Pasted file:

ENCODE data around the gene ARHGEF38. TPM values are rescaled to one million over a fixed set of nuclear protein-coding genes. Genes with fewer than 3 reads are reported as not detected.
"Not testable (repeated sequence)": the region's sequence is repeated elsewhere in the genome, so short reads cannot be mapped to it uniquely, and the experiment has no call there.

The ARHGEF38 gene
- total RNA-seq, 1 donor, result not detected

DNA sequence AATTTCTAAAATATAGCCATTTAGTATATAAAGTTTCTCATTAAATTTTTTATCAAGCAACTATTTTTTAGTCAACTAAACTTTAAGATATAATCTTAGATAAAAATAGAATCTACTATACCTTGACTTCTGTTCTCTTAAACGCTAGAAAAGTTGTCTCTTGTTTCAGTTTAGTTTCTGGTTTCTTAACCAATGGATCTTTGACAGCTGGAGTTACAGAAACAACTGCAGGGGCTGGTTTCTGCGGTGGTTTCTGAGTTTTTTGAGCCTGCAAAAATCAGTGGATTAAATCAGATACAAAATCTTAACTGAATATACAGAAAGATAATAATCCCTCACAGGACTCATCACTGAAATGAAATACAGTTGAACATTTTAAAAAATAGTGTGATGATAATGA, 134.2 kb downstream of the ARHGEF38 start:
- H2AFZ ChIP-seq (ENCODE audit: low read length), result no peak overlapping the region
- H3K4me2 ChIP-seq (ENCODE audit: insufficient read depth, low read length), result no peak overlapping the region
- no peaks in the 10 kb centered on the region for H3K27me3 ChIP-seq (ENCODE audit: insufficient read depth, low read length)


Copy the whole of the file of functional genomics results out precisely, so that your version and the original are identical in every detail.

ENCODE data around the gene ARHGEF38. TPM values are rescaled to one million over a fixed set of nuclear protein-coding genes. Genes with fewer than 3 reads are reported as not detected.
"Not testable (repeated sequence)": the region's sequence is repeated elsewhere in the genome, so short reads cannot be mapped to it uniquely, and the experiment has no call there.

The ARHGEF38 gene
- total RNA-seq, 1 donor, result not detected

DNA sequence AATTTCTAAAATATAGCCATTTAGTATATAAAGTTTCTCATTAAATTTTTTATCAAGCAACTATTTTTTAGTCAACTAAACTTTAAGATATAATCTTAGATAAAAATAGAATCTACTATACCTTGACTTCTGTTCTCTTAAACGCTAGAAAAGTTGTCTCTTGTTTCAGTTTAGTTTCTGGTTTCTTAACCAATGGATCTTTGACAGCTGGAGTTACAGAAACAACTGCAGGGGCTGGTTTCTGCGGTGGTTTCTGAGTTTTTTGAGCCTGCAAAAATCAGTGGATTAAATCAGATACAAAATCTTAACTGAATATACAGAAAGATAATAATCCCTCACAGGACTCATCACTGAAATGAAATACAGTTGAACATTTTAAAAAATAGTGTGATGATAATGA, 134.2 kb downstream of the ARHGEF38 start:
- H2AFZ ChIP-seq (ENCODE audit: low read length), result no peak overlapping the region
- H3K4me2 ChIP-seq (ENCODE audit: insufficient read depth, low read length), result no peak overlapping the region
- no peaks in the 10 kb centered on the region for H3K27me3 ChIP-seq (ENCODE audit: insufficient read depth, low read length)